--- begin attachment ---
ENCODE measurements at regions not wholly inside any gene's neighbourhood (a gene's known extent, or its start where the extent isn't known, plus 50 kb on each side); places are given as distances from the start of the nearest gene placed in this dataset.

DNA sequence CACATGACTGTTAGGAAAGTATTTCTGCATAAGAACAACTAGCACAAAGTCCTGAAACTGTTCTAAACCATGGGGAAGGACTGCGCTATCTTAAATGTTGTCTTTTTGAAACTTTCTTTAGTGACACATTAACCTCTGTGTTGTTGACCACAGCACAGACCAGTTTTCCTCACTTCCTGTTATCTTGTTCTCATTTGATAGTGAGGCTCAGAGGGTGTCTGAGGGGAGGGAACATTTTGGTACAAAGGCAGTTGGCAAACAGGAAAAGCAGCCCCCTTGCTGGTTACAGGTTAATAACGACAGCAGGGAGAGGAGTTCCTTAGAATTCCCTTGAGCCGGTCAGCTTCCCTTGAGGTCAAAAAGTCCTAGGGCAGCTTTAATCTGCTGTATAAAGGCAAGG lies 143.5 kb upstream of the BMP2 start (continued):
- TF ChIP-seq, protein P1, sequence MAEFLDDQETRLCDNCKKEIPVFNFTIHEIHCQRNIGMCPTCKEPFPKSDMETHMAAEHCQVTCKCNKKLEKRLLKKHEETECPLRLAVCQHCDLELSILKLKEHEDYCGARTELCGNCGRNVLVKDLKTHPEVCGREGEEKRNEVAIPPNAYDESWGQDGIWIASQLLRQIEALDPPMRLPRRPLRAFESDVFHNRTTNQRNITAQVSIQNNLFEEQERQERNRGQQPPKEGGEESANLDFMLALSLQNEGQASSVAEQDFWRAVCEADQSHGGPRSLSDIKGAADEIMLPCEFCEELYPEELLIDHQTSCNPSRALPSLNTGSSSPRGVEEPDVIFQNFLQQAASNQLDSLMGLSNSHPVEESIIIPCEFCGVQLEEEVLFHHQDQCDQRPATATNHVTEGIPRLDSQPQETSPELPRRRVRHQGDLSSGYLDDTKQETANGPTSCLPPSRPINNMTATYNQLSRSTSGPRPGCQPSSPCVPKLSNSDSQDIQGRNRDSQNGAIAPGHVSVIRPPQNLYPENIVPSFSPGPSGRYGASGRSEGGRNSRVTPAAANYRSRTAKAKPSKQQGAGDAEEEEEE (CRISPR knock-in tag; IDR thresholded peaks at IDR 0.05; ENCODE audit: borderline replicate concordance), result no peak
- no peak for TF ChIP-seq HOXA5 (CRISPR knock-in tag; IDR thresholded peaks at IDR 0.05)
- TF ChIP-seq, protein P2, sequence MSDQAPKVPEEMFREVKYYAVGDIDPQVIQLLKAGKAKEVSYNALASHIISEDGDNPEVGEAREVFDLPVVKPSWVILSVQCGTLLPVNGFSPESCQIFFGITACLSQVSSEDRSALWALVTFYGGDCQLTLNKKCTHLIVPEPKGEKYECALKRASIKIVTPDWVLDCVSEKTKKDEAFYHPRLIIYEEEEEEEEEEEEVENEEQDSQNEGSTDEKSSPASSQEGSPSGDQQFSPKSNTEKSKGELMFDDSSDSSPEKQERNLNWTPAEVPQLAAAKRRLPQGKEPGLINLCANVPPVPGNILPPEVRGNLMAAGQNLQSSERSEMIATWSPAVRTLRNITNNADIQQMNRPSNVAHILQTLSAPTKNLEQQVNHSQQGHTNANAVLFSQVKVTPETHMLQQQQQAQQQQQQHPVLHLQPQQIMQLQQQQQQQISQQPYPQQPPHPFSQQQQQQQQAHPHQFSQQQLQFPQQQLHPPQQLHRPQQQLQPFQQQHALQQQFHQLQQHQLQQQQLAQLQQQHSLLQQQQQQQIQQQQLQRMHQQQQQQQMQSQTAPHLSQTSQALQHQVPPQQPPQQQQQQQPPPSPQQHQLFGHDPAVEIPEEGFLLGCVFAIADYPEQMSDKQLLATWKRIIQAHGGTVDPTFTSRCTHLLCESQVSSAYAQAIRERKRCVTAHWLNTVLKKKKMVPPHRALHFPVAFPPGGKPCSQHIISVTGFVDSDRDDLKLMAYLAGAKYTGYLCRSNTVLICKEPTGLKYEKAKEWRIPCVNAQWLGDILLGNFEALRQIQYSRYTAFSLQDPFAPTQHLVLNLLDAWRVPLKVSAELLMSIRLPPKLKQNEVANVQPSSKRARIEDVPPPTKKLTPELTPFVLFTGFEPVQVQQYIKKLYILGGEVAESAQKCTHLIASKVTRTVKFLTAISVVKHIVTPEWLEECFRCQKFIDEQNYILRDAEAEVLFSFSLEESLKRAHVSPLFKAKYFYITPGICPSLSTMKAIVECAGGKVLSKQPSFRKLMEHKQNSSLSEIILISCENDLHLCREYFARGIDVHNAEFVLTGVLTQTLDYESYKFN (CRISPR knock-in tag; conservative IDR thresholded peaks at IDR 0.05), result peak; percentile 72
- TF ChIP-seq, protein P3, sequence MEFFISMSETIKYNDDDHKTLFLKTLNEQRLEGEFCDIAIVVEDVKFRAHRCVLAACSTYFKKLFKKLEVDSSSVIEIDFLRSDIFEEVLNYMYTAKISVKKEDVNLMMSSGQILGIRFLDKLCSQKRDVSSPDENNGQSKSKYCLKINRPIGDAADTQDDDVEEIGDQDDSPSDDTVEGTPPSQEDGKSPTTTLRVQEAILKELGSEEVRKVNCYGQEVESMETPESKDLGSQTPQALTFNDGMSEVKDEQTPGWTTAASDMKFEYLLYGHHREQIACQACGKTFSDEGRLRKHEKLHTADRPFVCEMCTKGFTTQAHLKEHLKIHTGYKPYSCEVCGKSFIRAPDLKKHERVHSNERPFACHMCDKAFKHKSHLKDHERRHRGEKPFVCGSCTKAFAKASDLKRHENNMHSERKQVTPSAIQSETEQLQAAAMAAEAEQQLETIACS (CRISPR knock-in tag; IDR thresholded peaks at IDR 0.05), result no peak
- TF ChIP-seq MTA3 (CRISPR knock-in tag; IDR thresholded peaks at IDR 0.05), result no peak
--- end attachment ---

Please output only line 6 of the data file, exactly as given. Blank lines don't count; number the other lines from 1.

- TF ChIP-seq, protein P3, sequence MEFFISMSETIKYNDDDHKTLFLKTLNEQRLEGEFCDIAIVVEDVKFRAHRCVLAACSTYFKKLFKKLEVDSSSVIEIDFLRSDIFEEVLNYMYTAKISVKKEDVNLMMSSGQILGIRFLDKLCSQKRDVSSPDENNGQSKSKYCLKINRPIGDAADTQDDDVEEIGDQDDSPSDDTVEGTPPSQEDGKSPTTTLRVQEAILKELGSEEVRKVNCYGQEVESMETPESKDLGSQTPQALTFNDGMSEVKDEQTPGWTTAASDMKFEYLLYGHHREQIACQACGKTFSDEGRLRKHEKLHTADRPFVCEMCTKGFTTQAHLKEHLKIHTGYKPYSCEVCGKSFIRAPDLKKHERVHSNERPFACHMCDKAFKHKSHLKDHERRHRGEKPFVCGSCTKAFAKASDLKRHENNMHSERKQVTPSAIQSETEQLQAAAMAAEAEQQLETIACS (CRISPR knock-in tag; IDR thresholded peaks at IDR 0.05), result no peak